multiplexer can be used to increment other address
such as loadmultiple & storemultiple
Multiple-Bus Organization

Add R4, R5, R6
Step Action
1
PCout, R=B, MAR in , Read, IncPC
2
WMFC
3
MDR outB , R=B, IR in
4
R4outA , R5outB , SelectA, Add, R6in , End
Figure 7.9. Control sequence for the instruction. Add R4,R5,R6,
for the three-bus organization in Figure 7.8.
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Step 1:The contents of PC are passed
through the ALU using R=B control signal &
loaded into MAR to start a memory read
operation
At the same time PC is incrementer by 4
Step 2:The processor waits for MFC
Step 3: Loads the data ,received into MDR
,then transfers them to IR.
Step 4: The execution phase of the
instruction requires only one control step to
complete.
Instruction
Address
lines
decoder and
MAR
control logic
Memory
bus
MDR
Data
lines
IR
Y
R0
Constant 4
Select
MUX
Add
ALU
control
lines
Sub
A
B
R n - 1
ALU
Carry -in
XOR
TEMP
Z
Figure 7.1. Single-bus organization of the datapath inside a processor.
Exercise

What is the control
sequence for
execution of the
instruction
Add R1, R2
including the
instruction fetch
phase? (Assume
single bus
architecture)
Hardwired Control
Overview
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To execute instructions, the processor must
have some means of generating the control
signals needed in the proper sequence.
Two categories: hardwired control and
microprogrammed control
Hardwired system can operate at high speed;
but with little flexibility.
Control Unit Organization
Clock
CLK
Control step
counter
External
inputs
IR
Decoder/
encoder
Condition
codes
Control signals
Figure 7.10. Control unit organization.
External
inputs
INS2
IR
Instruction
decoder
Encoder
Condition
codes
INSm
Run
End
Control signals
Figure 7.11. Separation of the decoding and encoding functions.
Detailed Block Description
Generating Zin

Zin = T1 + T6 • ADD + T4 • BR + …
Branch
T4
Add
T6
T1
Figure 7.12. Generation of the Zin control signal for the processor in Figure 7.1.
Branch<0
Add
Branch
N
T7
N
T5
T4
T5
Generating End
End
Figure 7.13. Generation of the End control signal.

End = T7 • ADD + T5 • BR + (T5 • N + T4 • N) • BRN +…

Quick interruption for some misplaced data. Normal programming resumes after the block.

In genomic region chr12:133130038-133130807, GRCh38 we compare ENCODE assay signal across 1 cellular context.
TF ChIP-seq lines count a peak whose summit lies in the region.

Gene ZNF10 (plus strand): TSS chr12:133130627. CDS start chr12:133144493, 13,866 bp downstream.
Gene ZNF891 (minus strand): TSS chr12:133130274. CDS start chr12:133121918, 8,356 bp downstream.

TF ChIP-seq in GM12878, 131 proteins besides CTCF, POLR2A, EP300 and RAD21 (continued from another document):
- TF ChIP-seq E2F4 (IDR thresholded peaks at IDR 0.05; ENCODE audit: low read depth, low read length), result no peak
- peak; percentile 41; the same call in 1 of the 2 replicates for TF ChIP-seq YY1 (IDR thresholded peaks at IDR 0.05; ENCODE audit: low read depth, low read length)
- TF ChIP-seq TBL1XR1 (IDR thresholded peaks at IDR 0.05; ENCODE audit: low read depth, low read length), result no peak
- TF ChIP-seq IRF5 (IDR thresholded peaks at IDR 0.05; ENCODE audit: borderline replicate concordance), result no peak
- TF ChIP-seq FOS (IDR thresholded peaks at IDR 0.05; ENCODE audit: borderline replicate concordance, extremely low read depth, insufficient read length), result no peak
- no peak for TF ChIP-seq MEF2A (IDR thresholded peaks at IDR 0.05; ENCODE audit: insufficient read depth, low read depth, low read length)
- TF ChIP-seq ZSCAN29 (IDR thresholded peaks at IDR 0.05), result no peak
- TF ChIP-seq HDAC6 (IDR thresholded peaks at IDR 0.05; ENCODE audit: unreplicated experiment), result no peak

Instruction
cache
Data
cache
Bus interface
Processor
Sy stem us
b
Main
memory
Input/
Output
Figure 7.14. Block diagram of a complete processor
.
A Complete Processor
Microprogrammed
Control
PCin
PCout
MAR in
Read
MDRout
IRin
Yin
Select
Add
Zin
Z out
R1out
R1in
R3out
WMFC
End
Microprogrammed Control
Micro instruction
1
0
1
1
1
0
0
0
1
1
1
0
0
0
0
0
0
2
1
0
0
0
0
0
1
0
0
0
1
0
0
0
1
0
3
0
0
0
0
1
1
0
0
0
0
0
0
0
0
0
0
4
0
0
1
1
0
0
0
0
0
0
0
0
0
1
0
0
5
0
0
0
0
0
0
1
0
0
0
0
1
0
0
1
0
6
0
0
0
0
1
0
0
0
1
1
0
0
0
0
0
0
7
0
0
0
0
0
0
0
0
0
0
1
0
1
0
0
1
Figure 7.15 An example of microinstructions for Figure 7.6.


Control signals are generated by a program similar to machine
language programs.
Control Word (CW); microroutine; microinstruction : Textbook page430
3
MDR out , IR in
4
R3out , MAR in , Read
5
R1out , Y in , WMF C
6
MDR out , SelectY,Add, Zin
7
Zout , R1 in , End
Figure 7.6. Control sequencefor executionof the instruction Add (R3),R1.
Overview
Textbook page 421
Clock
PC
Control
store
CW
Basic organization of a
microprogrammed control unit
Figure 7.16. Basic organization of a microprogrammed control unit.

Control store
One function
cannot be carried
out by this simple
organization.
Conditional branch


The previous organization cannot handle the situation when the control
unit is required to check the status of the condition codes or external
inputs to choose between alternative courses of action.
Use conditional branch microinstruction.
AddressMicroinstruction
0
PCout , MAR in , Read, Select4,Add, Z in
1
Zout , PCin , Y in , WMFC
2
MDRout , IR in
3
Branch to starting addressof appropriatemicroroutine
. ... .. ... ... .. ... .. ... ... .. ... ... .. ... .. ... ... .. ... .. ... ... .. ... ..
25
If N=0, then branch to microinstruction0
26
Offset-field-of-IRout , SelectY, Add, Z in
27
Zout , PCin , End
Figure 7.17. Microroutine for the instruction Branch<0.
Microprogrammed Control
External
inputs
IR
Clock
Starting and
branch address
generator
PC
Control
store
Figure 7.18.
Condition
codes
CW
Organization of the control unit to allow
conditional branching in the microprogram.
Microinstructions